Schubert: The Death And The Maiden & Janácek: Intimate Letters
& Janácek: Intimate Letters
String Quartet No.2
& Franz Schubert:
String Quartet in D Minor
"The death and the Maiden",
performed by the Amati Quartet.
A concert recording from the German UNESCO World Heritage Site Maulbronn Monastery
CD · DDD · c. 65 Minutes
aa da-da-da dam... Smile, accuse me of being euphoric, but even after listening to so many concerts, this particular recording is one of the most moving moments that I have ever been privileged to witness at the Maulbronn Monastery. A breathless, tangible thrill from the first touch of the bow to the very last note. What really makes this recording dramatic is the way the composers complement each other perfectly. These compositions by Schubert and Janácek are some of the most beautiful in the entire quartet literature, and the ambience of the Maulbronn Monastery lends a rare prosaic expressiveness to this interpretation. The sheer class of the Amati String Quartet is shown in the way the recording captures not just the artistic perfection of their performance, but the atmosphere of the hall as well - indeed, the artists become totally carried away and create a work of art so moving that it literally - and audibly- takes the audience's breath away.
er Tod und das Mädchen ("Death and the Maiden") by Franz Schubert gives us dramatic, passionate elation paired with an alarmingly serene wisdom. It was composed during Schubert's late phase (1826-28), which also includes such works as the song-cycle Winterreise ("A Winter's Journey"). Schubert's dance of death, based on the poem by Matthius Claudius poem, inspires few clear moments of comfort and confidence, and then only in a major key variation and in the Trio. There is nothing programmatic about it, even though the listener is granted considerable insight into Schubert's frame of mind in his later years.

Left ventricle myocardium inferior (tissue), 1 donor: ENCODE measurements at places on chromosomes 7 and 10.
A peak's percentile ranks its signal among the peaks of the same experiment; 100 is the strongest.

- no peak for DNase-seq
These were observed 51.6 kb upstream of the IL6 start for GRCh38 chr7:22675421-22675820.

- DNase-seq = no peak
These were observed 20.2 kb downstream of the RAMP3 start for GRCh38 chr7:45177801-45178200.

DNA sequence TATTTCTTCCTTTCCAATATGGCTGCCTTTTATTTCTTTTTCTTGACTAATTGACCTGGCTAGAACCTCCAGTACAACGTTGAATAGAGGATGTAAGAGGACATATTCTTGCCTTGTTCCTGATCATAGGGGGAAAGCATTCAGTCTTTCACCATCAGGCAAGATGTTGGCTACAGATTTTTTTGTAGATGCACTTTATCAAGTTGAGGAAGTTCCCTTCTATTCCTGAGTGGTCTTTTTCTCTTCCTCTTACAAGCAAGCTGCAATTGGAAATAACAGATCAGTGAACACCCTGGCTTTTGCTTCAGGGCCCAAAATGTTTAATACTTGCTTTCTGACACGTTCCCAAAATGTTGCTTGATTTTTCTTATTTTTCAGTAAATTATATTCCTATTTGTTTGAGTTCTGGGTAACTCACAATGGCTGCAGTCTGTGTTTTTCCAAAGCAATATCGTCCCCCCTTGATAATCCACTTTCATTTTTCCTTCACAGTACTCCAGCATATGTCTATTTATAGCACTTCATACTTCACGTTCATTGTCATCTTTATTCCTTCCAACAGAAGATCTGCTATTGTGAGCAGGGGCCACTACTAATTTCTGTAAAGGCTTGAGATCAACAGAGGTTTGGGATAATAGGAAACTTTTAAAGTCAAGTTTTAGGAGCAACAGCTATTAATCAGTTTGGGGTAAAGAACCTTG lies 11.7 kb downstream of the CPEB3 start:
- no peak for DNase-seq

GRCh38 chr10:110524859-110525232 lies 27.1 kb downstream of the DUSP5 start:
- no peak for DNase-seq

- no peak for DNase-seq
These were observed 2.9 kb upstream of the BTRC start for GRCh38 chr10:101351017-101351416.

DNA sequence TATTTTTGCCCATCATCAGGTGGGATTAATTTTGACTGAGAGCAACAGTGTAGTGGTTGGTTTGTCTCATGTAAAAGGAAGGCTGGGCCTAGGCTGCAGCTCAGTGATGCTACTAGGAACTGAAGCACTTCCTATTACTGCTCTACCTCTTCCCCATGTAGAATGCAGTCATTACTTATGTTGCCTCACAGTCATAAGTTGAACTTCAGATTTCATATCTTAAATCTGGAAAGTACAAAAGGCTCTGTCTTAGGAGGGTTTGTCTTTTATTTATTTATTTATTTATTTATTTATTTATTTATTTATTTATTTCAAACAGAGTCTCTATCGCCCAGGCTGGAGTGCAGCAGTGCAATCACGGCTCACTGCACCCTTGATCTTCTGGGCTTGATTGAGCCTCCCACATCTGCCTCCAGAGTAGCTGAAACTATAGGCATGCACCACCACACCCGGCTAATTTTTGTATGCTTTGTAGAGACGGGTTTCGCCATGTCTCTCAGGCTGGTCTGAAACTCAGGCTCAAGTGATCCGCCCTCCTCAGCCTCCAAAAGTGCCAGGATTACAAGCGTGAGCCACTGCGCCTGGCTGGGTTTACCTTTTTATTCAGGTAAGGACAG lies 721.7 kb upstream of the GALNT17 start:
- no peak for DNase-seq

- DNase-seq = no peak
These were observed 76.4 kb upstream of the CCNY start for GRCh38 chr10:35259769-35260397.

ntimate Letters by Leos Janácek, the Moravian composer, is one of the most unconventional pieces of chamber music written in the early 20th century. It is consistently free of centuries-old composition techniques and the classical forms of the string quartet. The work speaks to us in the language of our century and also has a personal slant to it: it is impulsively turbulent and, at the same time, lyrically transfigured. It was inspired by the composer's subjective experience of a love relationship and imparts a deep world of emotions that can never be expressed in words...
he Amati String Quartet came into being in 1981 and was shortly afterwards awarded the Evian 'Premier Grand Prix du Concours International' and the Art Prize of the City of Zürich, as well as first prize at the Karl Klingler Competition in Munich. Their CD recordings of the Schostakowitch Quartets 3 & 7 and Szymanovski's Op. 56 and Ravel received the German Record Critics' Award. The recording of the Haydn String Quartets, Op. 50 won them the French award 'Choc du monde de la musique'. In recent years, the Amati Quartet has chalked up one success after another, with performances at the Musikverein in Vienna, the Amsterdam Concertgebouw, London's Wigmore Hall, the Théâtre des Champs-Elysées in Paris, the Palau de la Musica in Barcelona, the Kölner Philharmonie, Berlin's Konzerthaus and New York's Carnegie Hall.
"...one of the most amazing concerts I ever attended." (Sir Yehudi Menuhin)
"A Interpretation, unheard since the best times of the Juillard-Quartett." (FAZ)
"Since the early 50s (Juillard-Quartett) it was'nt possible to listen to such a recording of the Bartók-string-quartetts. This is the best recording of the Bartók-quartetts at all." (In Tune, Japan/USA)
Willi Zimmermann & Katarzyna Nawrotek ~ Violin
Nicolas Corti ~ Viola · Claudius Herrmann ~ Cello